Penford Food Ingredients has developed new ingredients systems to make crispy coatings and baked goods that “just happen to be gluten-free”, the company says.
The idea of Penford’s PenTechGF is to provide the texture, appearance and mouthfeel of wheat-based products, so that companies can provide gluten-free products as part of their mainstream portfolios, rather than as part of a specialist niche.
The gluten-free market has grown at an average annual rate of 28 percent since 2004, according to market research organization Packaged Facts, despite estimates that less than one percent of the population suffers from celiac disease, the autoimmune disorder triggered by gluten. Only 40,000 to 60,000 Americans have been diagnosed with celiac disease, but the federal government estimates that there could be as many as 3m who are undiagnosed.
Director of research and development at Penford Food Ingredients Bryan Scherer told FoodNavigator-USA.com: “If you look at the market for this kind of product, even though it might seem like a niche market, there’s been double digit growth for a number of years…Most gluten-free offerings are not very good. We would not only solve a problem for celiacs but also for their families that are forced to eat the same bad food as they are.”
He explained that the PenTechGF systems could be used to replace any ingredient mix that contains gluten, or to improve current gluten-free offerings.
The product is a dry system that can be customized according to manufacturers’ specific needs, based on a proprietary blend of non-gluten-containing flours, starches and dehydrated potato.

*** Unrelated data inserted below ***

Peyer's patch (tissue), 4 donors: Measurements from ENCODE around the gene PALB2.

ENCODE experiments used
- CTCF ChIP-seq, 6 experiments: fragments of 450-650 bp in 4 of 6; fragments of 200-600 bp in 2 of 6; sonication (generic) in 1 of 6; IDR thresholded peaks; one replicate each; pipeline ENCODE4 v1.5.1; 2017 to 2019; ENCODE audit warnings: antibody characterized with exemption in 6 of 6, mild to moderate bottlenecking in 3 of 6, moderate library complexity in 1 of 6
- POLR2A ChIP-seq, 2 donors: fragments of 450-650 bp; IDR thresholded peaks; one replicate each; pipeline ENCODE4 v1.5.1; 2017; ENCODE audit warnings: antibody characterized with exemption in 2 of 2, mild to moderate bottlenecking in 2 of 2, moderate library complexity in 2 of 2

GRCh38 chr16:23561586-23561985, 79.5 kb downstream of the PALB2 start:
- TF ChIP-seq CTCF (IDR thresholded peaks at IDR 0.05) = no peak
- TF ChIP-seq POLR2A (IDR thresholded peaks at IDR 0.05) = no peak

The coating mix can be used for fried products like meat, chicken, seafood, vegetables and onion rings, providing a Japanese-crumb type coating that holds up to the frying process, Scherer said.
The company claims that its gluten-free fish batter mix adheres better than others on the market, with a good bite, and a neutral flavor that allows for customized flavorings.
For bakery, the system is mainly rice starch, potato and tapioca, with the mix of starches and flours tailored for use with specific formulations. The company said that these can produce gluten-free products with good elasticity, muffins with a more open crumb grain, volume for bread height, non-crumbly pastries, and textures that are not gummy or dry.
Penford’s president John Randall said that providing attributes associated with gluten-containing products means that food makers could offer gluten-free products as mainstream items.
He said: “A company can simply state that all their crispy, fried or baked goods are naturally and deliciously gluten-free.”
And the gluten-free trend could be set to continue: Packaged Facts has estimated that sales of gluten-free products will reach $2.6bn by 2012, up from $1.56bn in 2008 and $580m in 2004.